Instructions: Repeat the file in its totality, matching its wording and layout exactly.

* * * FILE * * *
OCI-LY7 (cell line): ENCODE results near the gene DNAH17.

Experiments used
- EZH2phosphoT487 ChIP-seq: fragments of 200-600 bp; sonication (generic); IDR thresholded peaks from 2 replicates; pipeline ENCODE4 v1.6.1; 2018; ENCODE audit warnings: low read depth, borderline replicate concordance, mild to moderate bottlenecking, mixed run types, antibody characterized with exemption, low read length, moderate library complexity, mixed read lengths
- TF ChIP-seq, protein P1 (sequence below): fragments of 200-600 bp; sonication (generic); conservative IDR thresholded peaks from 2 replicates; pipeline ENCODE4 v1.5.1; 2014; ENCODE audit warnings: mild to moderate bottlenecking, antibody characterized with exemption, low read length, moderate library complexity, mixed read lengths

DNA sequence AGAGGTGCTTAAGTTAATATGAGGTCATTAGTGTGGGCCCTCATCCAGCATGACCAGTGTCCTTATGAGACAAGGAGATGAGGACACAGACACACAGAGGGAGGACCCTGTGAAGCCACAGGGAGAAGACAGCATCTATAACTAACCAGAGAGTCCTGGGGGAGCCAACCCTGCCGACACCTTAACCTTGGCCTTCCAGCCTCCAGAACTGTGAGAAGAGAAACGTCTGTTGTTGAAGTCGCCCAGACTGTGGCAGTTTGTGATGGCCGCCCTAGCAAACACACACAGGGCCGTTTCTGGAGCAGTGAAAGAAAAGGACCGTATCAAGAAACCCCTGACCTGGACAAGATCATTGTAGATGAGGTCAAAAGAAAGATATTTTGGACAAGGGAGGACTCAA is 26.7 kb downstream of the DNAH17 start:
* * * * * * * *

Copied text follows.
OCI-LY7 (cell line): ENCODE results near the gene DNAH17.

Experiments used
- EZH2phosphoT487 ChIP-seq: fragments of 200-600 bp; sonication (generic); IDR thresholded peaks from 2 replicates; pipeline ENCODE4 v1.6.1; 2018; ENCODE audit warnings: low read depth, borderline replicate concordance, mild to moderate bottlenecking, mixed run types, antibody characterized with exemption, low read length, moderate library complexity, mixed read lengths
- TF ChIP-seq, protein P1 (sequence below): fragments of 200-600 bp; sonication (generic); conservative IDR thresholded peaks from 2 replicates; pipeline ENCODE4 v1.5.1; 2014; ENCODE audit warnings: mild to moderate bottlenecking, antibody characterized with exemption, low read length, moderate library complexity, mixed read lengths

DNA sequence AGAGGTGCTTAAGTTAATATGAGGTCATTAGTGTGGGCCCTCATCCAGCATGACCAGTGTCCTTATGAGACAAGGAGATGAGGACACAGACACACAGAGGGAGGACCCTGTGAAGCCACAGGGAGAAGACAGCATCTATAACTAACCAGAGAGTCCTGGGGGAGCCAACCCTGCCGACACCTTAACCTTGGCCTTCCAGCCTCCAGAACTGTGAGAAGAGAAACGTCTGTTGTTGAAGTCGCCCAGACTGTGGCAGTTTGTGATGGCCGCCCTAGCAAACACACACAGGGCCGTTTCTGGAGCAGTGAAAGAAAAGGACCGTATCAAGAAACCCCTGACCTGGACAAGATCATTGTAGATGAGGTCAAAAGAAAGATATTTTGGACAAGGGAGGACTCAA is 26.7 kb downstream of the DNAH17 start: